Are Red-Eared Slider Turtles Social or Solitary?

One of the most fascinating people who walk this green planet are animal lovers. Our planet can boast of an array of very beautiful creatures which make up a part of our biodiversity; J,k Rowlings must have been inspired by such diversity when she wrote Fantastic Beasts and Where to Find Them.

The red-eared slider turtle happens to be one of those really interesting creatures around. Largely because they have always been dubbed as one of the biggest loners of the animal world.

I have always been intrigued by the most prominent feature of the red-eared turtle – which is its red-colored stripe on either side of its head. I will share some awesome knowledge about the sliders I have learned over time in this article. Here, you will know if the sliders are indeed solitary and if they will make good pets or not.

About the Red-Eared Slider Turtle

Sliders are ranked by Wiki as one of the most popular pet turtles in the United States, as well as other parts of the world. They are also known to be really good swimmers (their webbed feet make this possible).

These creatures are categorized as reptiles, and cold-blooded hence, they rely on external sources for warmth by basking out in the sun or burrowing into the earth as they are unable to internally regulate their body temperature (they will also burrow into the earth to hibernate during the winter).

Are Red Eared Sliders Social or Solitary?

The red-eared sliders are largely a solitary species with a mild temperament although this may change if they feel threatened or will grow aggressive when they are around food. Every red-eared slider turtle has its unique personality (which is another fascinating thing about them).

They tend to be more interactive with people such that one can even feed them by hand (this is only usually common with captive/pet sliders, the wild ones will only always try to get away from attention).

It is also common for them to hiss at people when they want to be left alone or they would usually withdraw back to their shells when they feel threatened; this is according to Redearslider.com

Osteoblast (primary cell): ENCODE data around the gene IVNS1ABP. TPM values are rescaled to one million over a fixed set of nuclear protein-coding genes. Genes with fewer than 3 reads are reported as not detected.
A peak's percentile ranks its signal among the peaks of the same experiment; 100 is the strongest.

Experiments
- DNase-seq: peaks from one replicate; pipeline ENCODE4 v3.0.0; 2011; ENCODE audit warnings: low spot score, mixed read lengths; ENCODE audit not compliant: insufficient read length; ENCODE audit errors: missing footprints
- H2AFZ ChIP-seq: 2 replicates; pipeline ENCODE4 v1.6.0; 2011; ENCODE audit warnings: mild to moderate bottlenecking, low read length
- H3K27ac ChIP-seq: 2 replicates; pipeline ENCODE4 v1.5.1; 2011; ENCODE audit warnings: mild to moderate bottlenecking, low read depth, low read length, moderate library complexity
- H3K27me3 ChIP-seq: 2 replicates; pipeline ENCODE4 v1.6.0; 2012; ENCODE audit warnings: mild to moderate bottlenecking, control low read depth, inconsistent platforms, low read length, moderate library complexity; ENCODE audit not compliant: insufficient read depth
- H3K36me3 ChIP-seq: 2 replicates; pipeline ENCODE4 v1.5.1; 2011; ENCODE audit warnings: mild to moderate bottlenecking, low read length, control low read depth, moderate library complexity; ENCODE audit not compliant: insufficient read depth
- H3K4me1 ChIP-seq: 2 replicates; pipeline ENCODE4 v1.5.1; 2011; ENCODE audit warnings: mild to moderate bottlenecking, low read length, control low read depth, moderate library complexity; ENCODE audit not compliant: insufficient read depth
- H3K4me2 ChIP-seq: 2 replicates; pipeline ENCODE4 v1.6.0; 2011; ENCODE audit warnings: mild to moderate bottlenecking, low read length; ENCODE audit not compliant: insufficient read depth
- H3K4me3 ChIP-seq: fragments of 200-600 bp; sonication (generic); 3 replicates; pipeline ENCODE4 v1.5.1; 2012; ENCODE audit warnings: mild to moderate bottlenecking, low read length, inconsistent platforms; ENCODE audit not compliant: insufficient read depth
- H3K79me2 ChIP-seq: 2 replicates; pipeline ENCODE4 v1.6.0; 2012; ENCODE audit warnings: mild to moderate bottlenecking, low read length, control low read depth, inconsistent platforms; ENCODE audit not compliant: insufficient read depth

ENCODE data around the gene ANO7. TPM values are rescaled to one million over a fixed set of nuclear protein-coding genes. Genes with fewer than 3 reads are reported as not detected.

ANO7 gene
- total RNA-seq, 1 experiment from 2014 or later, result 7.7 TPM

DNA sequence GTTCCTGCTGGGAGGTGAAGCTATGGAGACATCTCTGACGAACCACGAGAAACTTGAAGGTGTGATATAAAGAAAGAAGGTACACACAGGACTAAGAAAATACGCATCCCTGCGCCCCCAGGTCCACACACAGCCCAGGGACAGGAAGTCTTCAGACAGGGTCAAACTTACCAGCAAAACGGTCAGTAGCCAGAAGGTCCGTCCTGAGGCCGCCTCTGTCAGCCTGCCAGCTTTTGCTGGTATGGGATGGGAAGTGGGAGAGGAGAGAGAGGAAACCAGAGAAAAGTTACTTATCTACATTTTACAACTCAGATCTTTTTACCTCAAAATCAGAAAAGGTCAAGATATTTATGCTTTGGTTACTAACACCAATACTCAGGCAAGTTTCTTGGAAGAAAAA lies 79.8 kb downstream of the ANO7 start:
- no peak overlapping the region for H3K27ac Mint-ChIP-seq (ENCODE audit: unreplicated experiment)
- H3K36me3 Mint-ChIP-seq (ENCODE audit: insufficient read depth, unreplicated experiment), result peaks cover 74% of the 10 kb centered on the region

Pet education

PetCoach estimates the lifespan of the Red Eared Slider to be between 50 – 70 years when in the wild while those in captivity will live only for about 30 years; this means that it will be a long term commitment if I decide to care for one.

How do I House my Sliders?

As they are from the wild, it is important to design a shelter that mimics their natural habitat – which should be warm with a dry area where they can bask on a log or rock

Note: getting the shelter of the slider right will make a huge difference in how long they live.

red eared sliders being social

Can Two Red-eared Sliders Live Together? What To Consider

Yes! They can. However, there are certain things to consider and keep in mind. These factors include:

  • The sizes of the sliders and their age
  • Their sex

Their Sizes and Age

This is a very important factor to consider if two sliders are to be housed together. The sizes and ages of both sliders should be hand-in-hand. This way aggression and fighting is reduced.

Gender

Important to note that for sliders before they hit puberty, it can be very difficult to tell their gender apart. However, as they clock puberty, males tend to be more aggressive. This is just an instinctive fight for dominance. Females tend to get along just fine.

Keeping the Sliders as Pets

I earlier mentioned in this piece that the red-eared sliders are indeed fascinating creatures. If you are no different from me, one who is almost always away from home, then you should consider getting the slider as a pet. They demand less attention, unlike dogs or cats that require walks and a need to be fed frequently. They also do not demand much affection.

It is characteristic of the slider to hide inside its shell for days when brought to a new home. Feeding it continually will help it warm up more to whoever feeds it.

This brings me to the main reason for writing this article in the first place, are the red-eared slider turtles social or solitary?

Conclusion

If you have made up your mind to get a slider as a pet, then it is important to remind you once more that it is a lifelong commitment. You can not release them to the wild, they are known to be aggressive and destructive to other species (the only other option is to look for another home for them).

If you are an ardent animal lover, then this journey is most unlikely to leave you disappointed. It was Lawrence Anthony who said that “… all life forms are important to each other in our common quest for happiness and survival” (The Elephant Whisperer, 2009).

Related: When does a Red Eared Slider lay eggs?